Carlos Abanses was born April 2, 1970 in Miami, Florida to Raphael & Gloria Abanses. A 1988 graduate of Boone High School, he also attended Pershing Elementary and Conway Junior High. Carlos spent most of his time playing any competitive sport that included a ball in his hands or feet. His competitive nature drove him and his passion for sports and  medicine.

Carlos accomplished many things during his athletic career at Boone. As a sophomore at Boone High School, he played one JV soccer game and was moved up to varsity where he became a starter. As a junior, he was selected as the soccer team captain. In his junior year, he made the All-Metro Football team as a punter. This was his only year playing football. He gave up football due to his passion for soccer and in order to be the only 2-year captain of the soccer team. He played the stopper position his first two years becoming part of the dynamic twin towers with his closest friend Mike Easterling in the backfield. His senior year he moved to central midfield for the regular season and played sweeper for the all-star games. During 1986-1988 he was named to many of the All-Tournament teams but became the MVP of the inaugural Orange County vs Seminole County game. The newspapers heavily favored the Seminole County team but Orange County won 3-1 and Carlos scored off a corner kick header. In the East West All Star Game he again became the game MVP and cleared a ball off the line with a header out of the goal. He finished the year second in votes to his club teammate Richard Markham for County MVP.  He became an All-State Player and then after graduating he was named by the Orlando Sentinel as one of only 2 Boone Soccer Players to the 80’s All Decade team along with Bobby Hurring.

Even with his success, soccer season was always in the winter and Carlos was a bad asthmatic in a time with very few preventative medications. His struggle with asthma just drove his passion to help others with medical issues. Although neither of his parents were doctors, he became consumed with the desire to help others. He had an opportunity to shadow his club soccer Coach Dr. Gary Miller which encouraged his desire to pursue medicine. As a senior, he was accepted in the first Orange County executive internship offering a rotation at Orlando Regional Medical Center where he spent half of the day rotating through many of their departments and then worked as a tech transporting patients.

After high school Carlos stayed in Florida and played soccer at Eckerd College where he started as a freshman. He played his first 2 years then had to quit the team secondary to science labs interfering with travel with the team. He created his own college club soccer team that tied the collegiate team. Then his senior year, he was asked to coach the Eckerd College women’s soccer team.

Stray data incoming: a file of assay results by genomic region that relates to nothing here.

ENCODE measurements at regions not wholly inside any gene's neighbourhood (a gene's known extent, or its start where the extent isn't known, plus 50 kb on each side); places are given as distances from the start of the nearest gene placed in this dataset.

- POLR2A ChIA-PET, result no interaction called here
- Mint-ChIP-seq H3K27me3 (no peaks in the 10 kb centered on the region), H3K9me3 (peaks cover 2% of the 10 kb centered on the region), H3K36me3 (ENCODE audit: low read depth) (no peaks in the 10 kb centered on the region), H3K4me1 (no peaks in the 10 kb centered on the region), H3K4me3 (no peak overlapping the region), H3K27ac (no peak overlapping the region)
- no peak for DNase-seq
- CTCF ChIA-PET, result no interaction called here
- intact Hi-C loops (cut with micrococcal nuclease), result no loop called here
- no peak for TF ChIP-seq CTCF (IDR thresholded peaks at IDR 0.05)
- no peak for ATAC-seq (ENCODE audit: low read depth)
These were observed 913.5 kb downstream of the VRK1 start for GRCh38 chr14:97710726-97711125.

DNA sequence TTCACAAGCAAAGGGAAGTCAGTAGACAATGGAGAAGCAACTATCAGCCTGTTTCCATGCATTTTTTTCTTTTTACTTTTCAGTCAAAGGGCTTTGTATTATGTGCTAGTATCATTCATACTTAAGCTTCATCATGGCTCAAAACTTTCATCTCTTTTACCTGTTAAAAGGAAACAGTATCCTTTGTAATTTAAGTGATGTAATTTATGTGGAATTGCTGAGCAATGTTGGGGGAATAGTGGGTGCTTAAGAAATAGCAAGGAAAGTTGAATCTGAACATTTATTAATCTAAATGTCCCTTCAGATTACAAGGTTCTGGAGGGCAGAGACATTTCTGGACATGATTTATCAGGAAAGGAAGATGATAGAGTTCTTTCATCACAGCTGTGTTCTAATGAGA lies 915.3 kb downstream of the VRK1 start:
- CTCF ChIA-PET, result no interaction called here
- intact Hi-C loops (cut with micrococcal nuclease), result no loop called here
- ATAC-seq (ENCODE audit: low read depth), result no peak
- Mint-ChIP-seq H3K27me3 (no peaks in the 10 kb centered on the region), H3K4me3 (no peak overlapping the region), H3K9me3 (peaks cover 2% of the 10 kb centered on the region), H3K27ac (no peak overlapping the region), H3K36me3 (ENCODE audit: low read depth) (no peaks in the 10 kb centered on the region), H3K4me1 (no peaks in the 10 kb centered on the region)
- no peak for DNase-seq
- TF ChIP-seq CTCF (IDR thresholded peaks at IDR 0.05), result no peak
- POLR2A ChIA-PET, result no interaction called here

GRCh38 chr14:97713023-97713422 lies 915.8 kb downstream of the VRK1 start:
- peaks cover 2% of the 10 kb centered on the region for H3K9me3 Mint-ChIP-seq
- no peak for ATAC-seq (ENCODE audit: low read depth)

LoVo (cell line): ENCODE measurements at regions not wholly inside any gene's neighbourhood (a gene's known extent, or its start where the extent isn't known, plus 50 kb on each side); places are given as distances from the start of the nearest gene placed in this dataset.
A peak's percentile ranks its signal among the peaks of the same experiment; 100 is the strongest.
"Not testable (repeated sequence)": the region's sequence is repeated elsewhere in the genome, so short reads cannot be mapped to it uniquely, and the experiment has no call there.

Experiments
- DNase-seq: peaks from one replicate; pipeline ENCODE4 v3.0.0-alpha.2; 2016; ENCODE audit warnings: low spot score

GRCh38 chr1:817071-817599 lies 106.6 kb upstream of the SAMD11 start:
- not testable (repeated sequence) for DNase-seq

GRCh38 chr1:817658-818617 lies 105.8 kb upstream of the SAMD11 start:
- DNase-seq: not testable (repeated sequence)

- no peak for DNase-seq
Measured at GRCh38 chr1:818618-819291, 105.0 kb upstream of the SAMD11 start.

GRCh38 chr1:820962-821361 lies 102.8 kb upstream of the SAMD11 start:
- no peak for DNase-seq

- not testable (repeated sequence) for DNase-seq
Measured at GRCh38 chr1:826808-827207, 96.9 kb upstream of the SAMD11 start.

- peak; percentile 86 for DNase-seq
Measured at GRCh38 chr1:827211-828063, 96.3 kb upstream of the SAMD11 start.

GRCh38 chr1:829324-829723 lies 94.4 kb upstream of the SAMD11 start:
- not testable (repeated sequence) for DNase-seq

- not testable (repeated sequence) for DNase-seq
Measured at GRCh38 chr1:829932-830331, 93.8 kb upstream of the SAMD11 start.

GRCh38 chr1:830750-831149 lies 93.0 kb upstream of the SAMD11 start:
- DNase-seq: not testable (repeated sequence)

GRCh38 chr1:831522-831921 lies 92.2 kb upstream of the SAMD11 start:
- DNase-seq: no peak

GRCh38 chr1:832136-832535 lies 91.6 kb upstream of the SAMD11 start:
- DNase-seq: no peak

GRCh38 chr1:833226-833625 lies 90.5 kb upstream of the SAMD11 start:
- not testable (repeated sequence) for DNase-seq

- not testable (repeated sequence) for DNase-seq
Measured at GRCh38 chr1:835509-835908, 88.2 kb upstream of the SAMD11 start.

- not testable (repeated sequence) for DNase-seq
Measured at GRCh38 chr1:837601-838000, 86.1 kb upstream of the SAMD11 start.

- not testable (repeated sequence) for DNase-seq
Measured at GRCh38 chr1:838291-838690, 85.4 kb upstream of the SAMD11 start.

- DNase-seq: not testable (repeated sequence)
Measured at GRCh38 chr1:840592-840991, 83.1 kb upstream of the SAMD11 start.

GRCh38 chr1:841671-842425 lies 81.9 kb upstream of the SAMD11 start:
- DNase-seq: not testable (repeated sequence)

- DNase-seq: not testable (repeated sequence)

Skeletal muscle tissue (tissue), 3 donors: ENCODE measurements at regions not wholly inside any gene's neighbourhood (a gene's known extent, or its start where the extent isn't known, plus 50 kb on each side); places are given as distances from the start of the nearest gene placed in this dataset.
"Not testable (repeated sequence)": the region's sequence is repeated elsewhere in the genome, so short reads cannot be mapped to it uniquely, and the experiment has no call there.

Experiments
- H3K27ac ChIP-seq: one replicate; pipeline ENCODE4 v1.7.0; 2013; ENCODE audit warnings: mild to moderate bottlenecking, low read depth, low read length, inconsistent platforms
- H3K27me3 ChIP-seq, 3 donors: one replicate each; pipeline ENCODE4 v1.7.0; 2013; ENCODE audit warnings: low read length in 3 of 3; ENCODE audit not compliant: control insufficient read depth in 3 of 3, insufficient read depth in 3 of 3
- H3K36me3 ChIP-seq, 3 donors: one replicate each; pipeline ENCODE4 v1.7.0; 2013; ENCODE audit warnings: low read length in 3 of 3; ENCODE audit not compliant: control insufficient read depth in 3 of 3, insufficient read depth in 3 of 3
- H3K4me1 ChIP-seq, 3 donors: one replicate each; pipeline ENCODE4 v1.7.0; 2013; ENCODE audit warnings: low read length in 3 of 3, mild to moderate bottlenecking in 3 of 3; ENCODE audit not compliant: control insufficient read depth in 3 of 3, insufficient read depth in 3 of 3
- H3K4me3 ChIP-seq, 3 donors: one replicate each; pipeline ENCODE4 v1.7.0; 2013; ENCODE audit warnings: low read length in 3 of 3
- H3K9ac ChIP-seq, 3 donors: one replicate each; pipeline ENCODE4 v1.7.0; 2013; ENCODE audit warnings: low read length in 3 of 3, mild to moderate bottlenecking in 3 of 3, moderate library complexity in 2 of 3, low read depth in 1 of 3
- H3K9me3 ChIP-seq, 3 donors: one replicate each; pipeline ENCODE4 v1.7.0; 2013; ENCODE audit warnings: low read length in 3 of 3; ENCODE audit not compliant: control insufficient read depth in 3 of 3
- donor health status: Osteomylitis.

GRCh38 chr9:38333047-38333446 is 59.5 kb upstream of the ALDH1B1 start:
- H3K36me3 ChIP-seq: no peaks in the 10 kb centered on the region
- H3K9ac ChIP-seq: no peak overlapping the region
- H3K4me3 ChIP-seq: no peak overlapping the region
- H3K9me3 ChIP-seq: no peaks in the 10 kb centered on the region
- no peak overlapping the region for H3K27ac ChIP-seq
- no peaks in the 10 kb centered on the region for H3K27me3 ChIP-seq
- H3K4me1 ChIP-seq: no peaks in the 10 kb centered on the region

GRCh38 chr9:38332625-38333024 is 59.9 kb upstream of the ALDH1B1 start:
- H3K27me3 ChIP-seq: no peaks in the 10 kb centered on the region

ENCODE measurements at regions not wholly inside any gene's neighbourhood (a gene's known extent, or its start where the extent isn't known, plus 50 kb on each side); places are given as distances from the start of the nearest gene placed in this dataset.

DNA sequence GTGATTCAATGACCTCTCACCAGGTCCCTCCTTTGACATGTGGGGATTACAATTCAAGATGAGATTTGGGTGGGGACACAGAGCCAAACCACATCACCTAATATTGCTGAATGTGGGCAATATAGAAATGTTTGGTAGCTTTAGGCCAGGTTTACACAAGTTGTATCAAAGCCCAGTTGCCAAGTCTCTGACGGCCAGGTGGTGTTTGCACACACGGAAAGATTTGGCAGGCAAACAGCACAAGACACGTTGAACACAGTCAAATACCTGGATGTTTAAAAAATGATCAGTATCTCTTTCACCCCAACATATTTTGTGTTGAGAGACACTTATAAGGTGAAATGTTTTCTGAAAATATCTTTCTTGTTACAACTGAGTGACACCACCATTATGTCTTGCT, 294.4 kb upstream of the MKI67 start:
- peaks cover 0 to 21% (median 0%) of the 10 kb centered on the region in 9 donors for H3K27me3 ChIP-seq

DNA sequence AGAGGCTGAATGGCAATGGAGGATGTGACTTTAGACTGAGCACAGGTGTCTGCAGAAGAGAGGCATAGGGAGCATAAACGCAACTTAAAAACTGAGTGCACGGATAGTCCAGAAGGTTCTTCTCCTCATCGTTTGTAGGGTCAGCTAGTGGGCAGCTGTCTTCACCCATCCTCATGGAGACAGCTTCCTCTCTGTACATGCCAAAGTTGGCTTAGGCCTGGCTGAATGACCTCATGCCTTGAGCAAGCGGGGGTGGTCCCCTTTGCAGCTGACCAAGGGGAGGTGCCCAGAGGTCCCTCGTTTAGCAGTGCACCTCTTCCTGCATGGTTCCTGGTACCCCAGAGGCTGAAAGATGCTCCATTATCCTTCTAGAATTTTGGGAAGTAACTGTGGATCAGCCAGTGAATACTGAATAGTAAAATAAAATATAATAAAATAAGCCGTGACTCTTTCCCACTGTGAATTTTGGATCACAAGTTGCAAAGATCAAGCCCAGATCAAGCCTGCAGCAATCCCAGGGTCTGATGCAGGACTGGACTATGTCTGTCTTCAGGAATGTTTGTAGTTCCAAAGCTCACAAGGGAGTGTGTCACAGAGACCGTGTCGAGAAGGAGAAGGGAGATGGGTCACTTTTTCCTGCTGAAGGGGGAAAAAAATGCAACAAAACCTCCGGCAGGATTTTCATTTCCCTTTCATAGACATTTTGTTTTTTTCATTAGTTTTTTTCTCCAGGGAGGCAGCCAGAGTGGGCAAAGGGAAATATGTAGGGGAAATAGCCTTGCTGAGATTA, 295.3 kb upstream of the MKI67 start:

After college, Carlos spent 2 years on his post bachelorette at USF before starting at USF Medical School. During that time, he decided to pursue pediatrics and did his 3-year pediatric residency at Wake Forest Baptist Hospital. During his residency, he worked on research related to Vic’s Vapor Rub that was later published and picked up by the Associated Press. The research article made it on NBC nightly news and could be read in every major newspaper across the world. He did interviews on Sirius and XM radio, on the Doctor Show. He decided to continue his education further by doing a 3-year fellowship in Pediatric Emergency Medicine. Due to his research history, he was highly recruited while interviewing at the top positions in the country but ultimately taking a position at Children’s Mercy Pediatric Hospital in Kansas City. It was one of the first 3 fellowships in the country and had the largest trauma catchment area of any other children’s hospital in the country. During his fellowship, he worked on research involving Influenza that was later published and then selected by Symposium Medicus as one of the most influential studies of the year and was presented at multiple national and international conferences.

After Fellowship Carlos wanted to move closer to his and his wife’s family near Florida and moved to Huntsville, Alabama to take on a new role helping to set up a pediatric ER there, along with a pediatric sedation service. During his time there, he had plenty of challenging cases but none more so than a 6-year-old with a devastating stroke. With very little time and no previous evidence for treatment in this age group, he worked hard to save the boy’s life and was later interviewed by People Magazine as well as reenacting the case on Untold Stories of the ER (Episode 10 season one on Netflix). The case was published in the journals as the first child of that age to receive Tissue Plassminogen Activator and to have the clot moved using a Mercy Device. The paper has now become quoted in text books like Pediatric Vascular Neurosurgery Principles and Practice of Neurovascular Disorders (Part 1) as well as in many other articles. Additionally, he had two separate mass casualty events that made the news but made him focus on how to improve on disaster management. The first was on Novemeber 20, 2006 when a school bus fell off a 40-foot bridge with 40 passengers and 4 fatalities. The second event occurred on April 27, 2011 which had the deadliest outbreak of tornados ever with 348 deaths in one day and 238 of them in North Alabama. He worked over 24 hours straight taking care of victims.

Carlos now lives in Tampa with his wife Jolene and their 4 children; Jacquelyn (16), Javier (14), Joaquin (11) and Juan Carlos (JC 9). He is the head of Pediatric Trauma and Disaster in the Steinbrenner Emergency Department at St. Joseph Hospital and serves on the Board for his Emergency Medicine group which is the largest private emergency medicine group in the state of Florida. He spends most of his spare time with his wife and children or chasing after a much smaller round ball on the golf course.